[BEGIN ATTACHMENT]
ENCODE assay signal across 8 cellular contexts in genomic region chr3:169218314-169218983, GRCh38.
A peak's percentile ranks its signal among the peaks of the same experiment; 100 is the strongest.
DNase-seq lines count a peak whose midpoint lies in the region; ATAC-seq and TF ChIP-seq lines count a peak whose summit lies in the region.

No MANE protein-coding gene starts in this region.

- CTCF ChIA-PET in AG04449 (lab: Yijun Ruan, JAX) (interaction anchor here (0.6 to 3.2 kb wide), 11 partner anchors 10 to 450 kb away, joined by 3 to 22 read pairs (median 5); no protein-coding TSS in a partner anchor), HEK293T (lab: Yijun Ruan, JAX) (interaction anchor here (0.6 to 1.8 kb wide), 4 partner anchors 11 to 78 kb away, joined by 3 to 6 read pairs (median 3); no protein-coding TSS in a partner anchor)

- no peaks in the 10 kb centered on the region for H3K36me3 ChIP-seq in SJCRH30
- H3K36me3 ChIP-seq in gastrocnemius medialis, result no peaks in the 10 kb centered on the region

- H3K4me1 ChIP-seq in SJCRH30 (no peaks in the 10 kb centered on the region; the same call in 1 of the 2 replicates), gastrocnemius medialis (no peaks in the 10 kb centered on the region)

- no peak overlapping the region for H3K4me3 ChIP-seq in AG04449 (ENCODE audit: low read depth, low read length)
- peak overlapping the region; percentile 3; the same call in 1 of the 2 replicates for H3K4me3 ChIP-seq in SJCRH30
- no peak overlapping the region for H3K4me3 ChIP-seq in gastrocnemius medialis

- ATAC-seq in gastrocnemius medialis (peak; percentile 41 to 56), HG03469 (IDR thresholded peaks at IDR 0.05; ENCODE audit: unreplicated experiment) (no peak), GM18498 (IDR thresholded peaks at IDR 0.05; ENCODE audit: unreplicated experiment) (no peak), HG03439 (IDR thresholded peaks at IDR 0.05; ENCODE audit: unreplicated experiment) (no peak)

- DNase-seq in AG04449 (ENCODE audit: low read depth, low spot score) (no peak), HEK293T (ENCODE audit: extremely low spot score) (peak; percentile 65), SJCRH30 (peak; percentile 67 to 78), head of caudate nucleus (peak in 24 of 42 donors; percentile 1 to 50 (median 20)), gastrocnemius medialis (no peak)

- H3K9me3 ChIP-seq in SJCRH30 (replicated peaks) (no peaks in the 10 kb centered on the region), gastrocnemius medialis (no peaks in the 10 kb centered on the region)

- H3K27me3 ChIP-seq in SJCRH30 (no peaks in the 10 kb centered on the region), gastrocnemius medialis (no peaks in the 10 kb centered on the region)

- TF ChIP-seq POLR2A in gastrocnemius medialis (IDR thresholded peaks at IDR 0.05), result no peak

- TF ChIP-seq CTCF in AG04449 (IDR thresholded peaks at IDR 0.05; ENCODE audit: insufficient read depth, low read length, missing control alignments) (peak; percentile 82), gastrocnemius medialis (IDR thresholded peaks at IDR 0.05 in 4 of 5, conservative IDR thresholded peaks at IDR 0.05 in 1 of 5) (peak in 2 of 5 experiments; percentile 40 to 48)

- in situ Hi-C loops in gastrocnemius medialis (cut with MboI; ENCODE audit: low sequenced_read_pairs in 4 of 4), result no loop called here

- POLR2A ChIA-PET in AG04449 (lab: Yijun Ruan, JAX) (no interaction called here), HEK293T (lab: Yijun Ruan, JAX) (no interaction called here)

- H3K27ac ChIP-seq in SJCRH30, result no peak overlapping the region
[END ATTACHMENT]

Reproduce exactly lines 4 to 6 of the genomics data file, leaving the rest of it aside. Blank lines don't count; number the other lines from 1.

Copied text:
No MANE protein-coding gene starts in this region.

- CTCF ChIA-PET in AG04449 (lab: Yijun Ruan, JAX) (interaction anchor here (0.6 to 3.2 kb wide), 11 partner anchors 10 to 450 kb away, joined by 3 to 22 read pairs (median 5); no protein-coding TSS in a partner anchor), HEK293T (lab: Yijun Ruan, JAX) (interaction anchor here (0.6 to 1.8 kb wide), 4 partner anchors 11 to 78 kb away, joined by 3 to 6 read pairs (median 3); no protein-coding TSS in a partner anchor)

- no peaks in the 10 kb centered on the region for H3K36me3 ChIP-seq in SJCRH30